First off, it seems useful to review where we are here. This is not the Little Cowhorn Mountain topped with a lookout and located on the Willamette National Forest at the end of a one mile trail. This Cowhorn – what some also, for extra confusion, call Cowhorn Butte – is on the Deschutes National Forest (in the Oregon Cascades Recreational Area) a few miles southwest of Crescent Lake. Back before this Cowhorn’s cow-horn shaped summit spine fell over in a 1911 storm (some storm!), it was called Little Cowhorn to distinguish it from Mount Thielsen, which was then called Big Cowhorn. The hike to this Cowhorn Mountain’s 7,664-foot summit is along the Pacific Crest Trail (PCT) starting north from Windigo Pass, which is reached via Forest Road (FR) 60 (a good gravel road) off State Highway 138 about six miles north of Diamond Lake.
In late 2015, as we were assembling our hiking to do list for 2016, it occurred to us that we had yet to at least visit all of Oregon’s 47 established and open federal wilderness areas (Oregon’s Wilderness Areas). Two of the 47 (Oregon Islands and Three Arch Rocks) are closed to public entry (and would require amphibious operations even if they were open). Of the remaining 45, we had, as of 2015, hiked or visited all but 18. So we planned some trips to visit these. We’re not philosophers but suffice to say that wilderness exists just to be wild, irrespective of human needs or wants. So we understood going in that the primary “human” purpose for these wilderness areas is to protect a watershed or a threatened and endangered species or a terrestrial habitat or a fish habitat or all of the above and not for our hiking pleasure. This is particularly true of the smaller, less visited areas, many of which have few or no trails and in which cross-country travel opportunities vary from good to heroically (think Lewis & Clark or Alexander Mackenzie) difficult. So we weren’t planning on long day hikes or multi-day backpacks, just a visit and, if possible without undue heroics, a short hike. We started on the remaining 18 in January 2016 and visited the last one in July 2017. Below is a list of all of Oregon’s established wilderness areas, with a link (if available) to at least one of our visits to each (we’ve visited some multiple times).
As we’ve noted in previous posts, we have a project underway to at least visit all of Oregon’s 45 established and open federal wilderness areas that we’d missed visiting in years past. We started this project in January 2016 with 18 wilderness areas remaining and closed out that year with just two left: the Menagerie and the Middle Santiam. The Middle Santiam Wilderness is a moderate-sized (8,844 acre) wilderness area whose primary human purpose is protection of the Santiam River watershed. Four trails, most of them seldom hiked, provide access to this wilderness: McQuade Creek (USFS #3397), Chimney Peak (USFS #3382), Gordan Peak (USFS #3387), and Swamp Peak (USFS #3401). The Chimney Peak Trail is the most popular as it provides easy access to the upper Middle Santiam River and, in six miles or so, to Donaca Lake. The Chimney Peak Trail was our Plan A, although we weren’t sure going in whether we’d hike all the way to the lake or just to the wilderness boundary. Why we ended-up doing neither is a twisted tale of plans (and karma) temporarily gone awry.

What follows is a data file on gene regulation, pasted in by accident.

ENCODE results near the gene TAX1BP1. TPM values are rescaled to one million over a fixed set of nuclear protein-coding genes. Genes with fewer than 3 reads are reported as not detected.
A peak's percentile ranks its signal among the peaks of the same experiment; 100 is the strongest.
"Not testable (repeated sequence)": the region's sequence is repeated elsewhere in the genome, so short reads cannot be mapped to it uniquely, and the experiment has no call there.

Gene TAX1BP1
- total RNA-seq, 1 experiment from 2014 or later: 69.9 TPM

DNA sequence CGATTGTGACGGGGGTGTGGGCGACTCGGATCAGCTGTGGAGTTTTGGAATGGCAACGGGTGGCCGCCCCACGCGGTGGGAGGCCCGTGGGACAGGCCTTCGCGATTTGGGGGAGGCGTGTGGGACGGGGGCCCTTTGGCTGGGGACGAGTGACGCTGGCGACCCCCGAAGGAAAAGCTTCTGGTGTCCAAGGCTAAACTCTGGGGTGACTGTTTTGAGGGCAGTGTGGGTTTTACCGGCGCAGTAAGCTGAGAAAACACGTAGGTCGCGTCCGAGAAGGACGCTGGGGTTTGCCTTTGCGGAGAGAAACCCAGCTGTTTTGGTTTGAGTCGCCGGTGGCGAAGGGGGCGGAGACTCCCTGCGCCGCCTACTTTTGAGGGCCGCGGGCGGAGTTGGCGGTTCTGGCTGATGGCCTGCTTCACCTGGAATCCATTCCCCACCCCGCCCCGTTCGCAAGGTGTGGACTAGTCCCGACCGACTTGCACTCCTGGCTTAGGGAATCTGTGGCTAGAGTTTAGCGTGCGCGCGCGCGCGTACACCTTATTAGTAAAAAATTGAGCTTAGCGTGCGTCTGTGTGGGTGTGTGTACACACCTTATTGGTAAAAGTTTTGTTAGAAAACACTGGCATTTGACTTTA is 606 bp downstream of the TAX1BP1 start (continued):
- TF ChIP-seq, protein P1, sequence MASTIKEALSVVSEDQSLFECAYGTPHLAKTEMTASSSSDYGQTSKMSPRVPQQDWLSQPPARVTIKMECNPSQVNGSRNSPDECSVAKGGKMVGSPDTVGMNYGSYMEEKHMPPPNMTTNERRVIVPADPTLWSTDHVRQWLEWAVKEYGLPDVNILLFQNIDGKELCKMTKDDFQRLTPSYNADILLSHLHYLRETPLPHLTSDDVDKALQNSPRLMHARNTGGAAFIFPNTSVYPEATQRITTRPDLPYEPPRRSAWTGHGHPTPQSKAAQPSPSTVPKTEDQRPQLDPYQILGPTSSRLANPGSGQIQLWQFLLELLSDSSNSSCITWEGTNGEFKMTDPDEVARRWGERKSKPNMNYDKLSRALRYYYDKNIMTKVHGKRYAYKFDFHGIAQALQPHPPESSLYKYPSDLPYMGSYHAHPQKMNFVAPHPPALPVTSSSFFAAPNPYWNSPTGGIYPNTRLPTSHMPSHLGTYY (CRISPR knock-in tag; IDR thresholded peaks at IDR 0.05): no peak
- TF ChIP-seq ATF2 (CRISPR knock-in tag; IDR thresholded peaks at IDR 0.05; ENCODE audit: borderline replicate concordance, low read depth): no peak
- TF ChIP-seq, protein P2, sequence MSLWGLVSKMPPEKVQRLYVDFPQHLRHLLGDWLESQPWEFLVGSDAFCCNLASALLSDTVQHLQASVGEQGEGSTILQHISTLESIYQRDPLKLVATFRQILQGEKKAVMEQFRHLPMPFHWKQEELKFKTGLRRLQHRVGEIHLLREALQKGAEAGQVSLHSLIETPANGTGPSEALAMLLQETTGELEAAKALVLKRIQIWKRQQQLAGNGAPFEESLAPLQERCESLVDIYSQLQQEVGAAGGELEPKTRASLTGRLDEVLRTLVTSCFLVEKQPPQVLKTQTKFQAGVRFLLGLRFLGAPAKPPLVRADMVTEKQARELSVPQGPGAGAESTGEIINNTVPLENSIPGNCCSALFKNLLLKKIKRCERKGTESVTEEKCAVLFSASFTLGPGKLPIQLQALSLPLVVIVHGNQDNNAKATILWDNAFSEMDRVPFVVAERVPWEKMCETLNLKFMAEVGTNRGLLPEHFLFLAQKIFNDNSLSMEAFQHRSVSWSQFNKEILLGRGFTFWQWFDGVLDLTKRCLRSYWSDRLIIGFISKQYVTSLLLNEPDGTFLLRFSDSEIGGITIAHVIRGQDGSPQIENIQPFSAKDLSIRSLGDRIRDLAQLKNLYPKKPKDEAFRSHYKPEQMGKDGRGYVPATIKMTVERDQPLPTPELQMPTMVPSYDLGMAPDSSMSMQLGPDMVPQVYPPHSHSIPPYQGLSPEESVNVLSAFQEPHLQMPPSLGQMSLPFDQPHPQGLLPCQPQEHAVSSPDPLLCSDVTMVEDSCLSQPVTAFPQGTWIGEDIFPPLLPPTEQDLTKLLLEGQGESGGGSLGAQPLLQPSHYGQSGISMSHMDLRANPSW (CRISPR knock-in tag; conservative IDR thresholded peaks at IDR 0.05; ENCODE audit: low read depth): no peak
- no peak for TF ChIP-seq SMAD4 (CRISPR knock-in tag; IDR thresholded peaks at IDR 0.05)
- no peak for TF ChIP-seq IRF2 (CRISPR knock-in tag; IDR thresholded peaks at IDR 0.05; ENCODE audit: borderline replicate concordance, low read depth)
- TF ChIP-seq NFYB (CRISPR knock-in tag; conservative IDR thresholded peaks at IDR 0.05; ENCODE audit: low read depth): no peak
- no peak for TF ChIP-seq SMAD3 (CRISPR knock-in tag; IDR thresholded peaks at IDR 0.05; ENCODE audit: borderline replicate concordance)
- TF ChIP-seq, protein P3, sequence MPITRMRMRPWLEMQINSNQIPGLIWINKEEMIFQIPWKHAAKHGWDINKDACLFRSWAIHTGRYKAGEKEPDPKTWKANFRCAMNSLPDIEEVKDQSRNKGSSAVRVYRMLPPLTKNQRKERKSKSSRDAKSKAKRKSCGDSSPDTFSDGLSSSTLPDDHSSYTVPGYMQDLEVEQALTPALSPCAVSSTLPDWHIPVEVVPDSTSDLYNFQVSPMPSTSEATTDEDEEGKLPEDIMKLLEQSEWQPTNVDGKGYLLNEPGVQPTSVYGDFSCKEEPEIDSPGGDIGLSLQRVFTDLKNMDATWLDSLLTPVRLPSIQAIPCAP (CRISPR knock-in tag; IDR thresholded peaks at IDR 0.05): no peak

As we’ve noted in previous posts, we have a project underway to at least visit all of Oregon’s 45 established and open federal wilderness areas that we’d missed visiting in years past. We started this project in January 2016 with 18 wilderness areas remaining and closed out that year with just two left: the Menagerie and the Middle Santiam. The Menagerie Wilderness is another of those small (4,962 acre), fairly obscure, wilderness areas whose primary human purpose is watershed protection and not recreation (it’s popular with rock climbers). There are only two trails in this wilderness – the Trout Creek (USFS #3405) and the Rooster Rock (USFS #3399) – of which the Trout Creek Trail (6.6 miles roundtrip; 2,400 feet of elevation gain) is the longer, but easier, one and hence was our choice. Why we hiked this wilderness before the nearby Middle Santiam Wilderness is a twisted tale of plans (and karma) temporarily gone awry.
As we’ve noted in previous posts, we have a project underway to at least visit all of Oregon’s 47 established federal wilderness areas (less the two – Oregon Islands and Three Arch Rocks – that are closed to public entry). Now that summer is here, the snow has retreated (mostly), and the trails are open (mostly), we were able to visit, and actually hike in, two wilderness areas in the High Cascades: Diamond Peak and Waldo Lake.